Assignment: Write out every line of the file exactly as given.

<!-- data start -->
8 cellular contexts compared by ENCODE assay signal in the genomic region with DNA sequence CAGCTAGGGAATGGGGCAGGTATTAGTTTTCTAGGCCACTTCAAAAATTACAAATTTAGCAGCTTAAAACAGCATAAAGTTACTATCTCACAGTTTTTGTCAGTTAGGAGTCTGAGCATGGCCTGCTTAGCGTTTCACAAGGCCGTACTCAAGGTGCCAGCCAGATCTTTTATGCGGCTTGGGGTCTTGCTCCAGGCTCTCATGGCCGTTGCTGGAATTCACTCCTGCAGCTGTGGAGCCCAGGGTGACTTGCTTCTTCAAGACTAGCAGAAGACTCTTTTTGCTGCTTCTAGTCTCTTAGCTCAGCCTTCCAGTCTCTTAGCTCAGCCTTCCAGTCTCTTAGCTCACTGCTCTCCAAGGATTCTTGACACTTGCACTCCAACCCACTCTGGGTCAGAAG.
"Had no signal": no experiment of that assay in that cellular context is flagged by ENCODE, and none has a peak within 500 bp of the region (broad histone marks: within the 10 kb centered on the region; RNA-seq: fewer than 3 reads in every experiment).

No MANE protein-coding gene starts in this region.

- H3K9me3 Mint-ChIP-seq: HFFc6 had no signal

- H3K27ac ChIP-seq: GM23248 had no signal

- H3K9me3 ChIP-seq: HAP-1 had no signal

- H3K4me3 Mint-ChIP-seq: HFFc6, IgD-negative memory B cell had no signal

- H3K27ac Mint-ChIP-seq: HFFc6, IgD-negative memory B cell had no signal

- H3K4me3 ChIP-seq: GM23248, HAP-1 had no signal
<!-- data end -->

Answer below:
8 cellular contexts compared by ENCODE assay signal in the genomic region with DNA sequence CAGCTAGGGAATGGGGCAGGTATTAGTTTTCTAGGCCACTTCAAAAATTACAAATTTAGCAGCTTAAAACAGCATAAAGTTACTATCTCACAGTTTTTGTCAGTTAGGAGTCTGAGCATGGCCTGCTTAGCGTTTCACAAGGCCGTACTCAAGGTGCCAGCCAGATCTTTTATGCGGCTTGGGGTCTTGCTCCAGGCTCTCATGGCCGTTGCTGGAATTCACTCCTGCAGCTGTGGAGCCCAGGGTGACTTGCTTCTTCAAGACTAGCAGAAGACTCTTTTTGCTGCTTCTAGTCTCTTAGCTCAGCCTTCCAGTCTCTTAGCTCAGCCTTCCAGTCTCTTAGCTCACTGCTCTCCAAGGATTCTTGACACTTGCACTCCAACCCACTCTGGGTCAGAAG.
"Had no signal": no experiment of that assay in that cellular context is flagged by ENCODE, and none has a peak within 500 bp of the region (broad histone marks: within the 10 kb centered on the region; RNA-seq: fewer than 3 reads in every experiment).

No MANE protein-coding gene starts in this region.

- H3K9me3 Mint-ChIP-seq: HFFc6 had no signal

- H3K27ac ChIP-seq: GM23248 had no signal

- H3K9me3 ChIP-seq: HAP-1 had no signal

- H3K4me3 Mint-ChIP-seq: HFFc6, IgD-negative memory B cell had no signal

- H3K27ac Mint-ChIP-seq: HFFc6, IgD-negative memory B cell had no signal

- H3K4me3 ChIP-seq: GM23248, HAP-1 had no signal